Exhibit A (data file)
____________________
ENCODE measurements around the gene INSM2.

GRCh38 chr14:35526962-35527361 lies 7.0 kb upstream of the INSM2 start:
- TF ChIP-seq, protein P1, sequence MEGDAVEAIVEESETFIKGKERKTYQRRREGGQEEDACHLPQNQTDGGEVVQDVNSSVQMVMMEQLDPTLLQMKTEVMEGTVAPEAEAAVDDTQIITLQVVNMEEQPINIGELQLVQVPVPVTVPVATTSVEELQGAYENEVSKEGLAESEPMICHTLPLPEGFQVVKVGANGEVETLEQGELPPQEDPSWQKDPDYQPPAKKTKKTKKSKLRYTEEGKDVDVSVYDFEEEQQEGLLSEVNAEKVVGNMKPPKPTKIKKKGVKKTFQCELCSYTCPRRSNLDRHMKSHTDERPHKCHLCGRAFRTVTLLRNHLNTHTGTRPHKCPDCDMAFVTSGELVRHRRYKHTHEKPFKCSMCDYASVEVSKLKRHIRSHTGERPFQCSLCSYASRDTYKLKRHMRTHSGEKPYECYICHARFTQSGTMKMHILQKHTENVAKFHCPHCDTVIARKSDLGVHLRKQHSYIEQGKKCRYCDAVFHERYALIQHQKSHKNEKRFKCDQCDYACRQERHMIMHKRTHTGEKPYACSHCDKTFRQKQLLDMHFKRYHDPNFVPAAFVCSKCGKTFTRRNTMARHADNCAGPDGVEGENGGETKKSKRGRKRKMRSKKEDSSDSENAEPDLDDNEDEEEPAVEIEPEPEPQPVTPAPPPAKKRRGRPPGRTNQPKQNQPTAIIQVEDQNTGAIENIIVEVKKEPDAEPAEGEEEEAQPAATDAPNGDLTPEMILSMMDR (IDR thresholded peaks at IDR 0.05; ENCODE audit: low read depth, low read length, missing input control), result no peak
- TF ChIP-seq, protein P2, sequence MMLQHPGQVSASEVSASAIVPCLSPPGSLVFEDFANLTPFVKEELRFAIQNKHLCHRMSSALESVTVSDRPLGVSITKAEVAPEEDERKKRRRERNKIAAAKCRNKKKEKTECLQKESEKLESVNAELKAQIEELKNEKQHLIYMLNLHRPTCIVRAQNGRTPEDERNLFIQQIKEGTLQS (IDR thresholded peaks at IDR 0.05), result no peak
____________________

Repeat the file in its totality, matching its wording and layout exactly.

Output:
ENCODE measurements around the gene INSM2.

GRCh38 chr14:35526962-35527361 lies 7.0 kb upstream of the INSM2 start:
- TF ChIP-seq, protein P1, sequence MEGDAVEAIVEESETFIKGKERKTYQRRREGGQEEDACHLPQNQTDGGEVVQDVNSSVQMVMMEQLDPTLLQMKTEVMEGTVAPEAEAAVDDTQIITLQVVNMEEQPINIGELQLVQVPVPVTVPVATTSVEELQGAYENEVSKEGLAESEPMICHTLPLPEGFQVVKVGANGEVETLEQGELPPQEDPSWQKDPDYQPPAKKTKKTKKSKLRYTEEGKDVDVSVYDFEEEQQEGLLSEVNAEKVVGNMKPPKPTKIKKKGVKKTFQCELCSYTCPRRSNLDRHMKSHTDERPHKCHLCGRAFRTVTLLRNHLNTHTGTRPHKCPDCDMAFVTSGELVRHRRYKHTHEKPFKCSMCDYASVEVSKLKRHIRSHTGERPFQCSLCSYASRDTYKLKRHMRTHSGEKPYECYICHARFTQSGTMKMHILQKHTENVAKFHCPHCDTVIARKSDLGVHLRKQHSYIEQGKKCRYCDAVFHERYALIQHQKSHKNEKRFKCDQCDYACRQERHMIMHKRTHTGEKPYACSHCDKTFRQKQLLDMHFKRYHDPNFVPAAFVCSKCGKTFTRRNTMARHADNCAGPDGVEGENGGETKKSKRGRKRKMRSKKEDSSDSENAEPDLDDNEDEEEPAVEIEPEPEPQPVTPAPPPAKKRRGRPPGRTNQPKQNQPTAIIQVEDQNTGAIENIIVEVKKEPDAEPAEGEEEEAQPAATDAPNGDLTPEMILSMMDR (IDR thresholded peaks at IDR 0.05; ENCODE audit: low read depth, low read length, missing input control), result no peak
- TF ChIP-seq, protein P2, sequence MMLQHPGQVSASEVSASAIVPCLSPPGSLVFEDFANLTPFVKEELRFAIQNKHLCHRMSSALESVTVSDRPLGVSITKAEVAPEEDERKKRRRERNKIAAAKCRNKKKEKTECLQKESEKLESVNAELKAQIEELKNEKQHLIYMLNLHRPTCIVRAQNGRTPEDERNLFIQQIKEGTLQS (IDR thresholded peaks at IDR 0.05), result no peak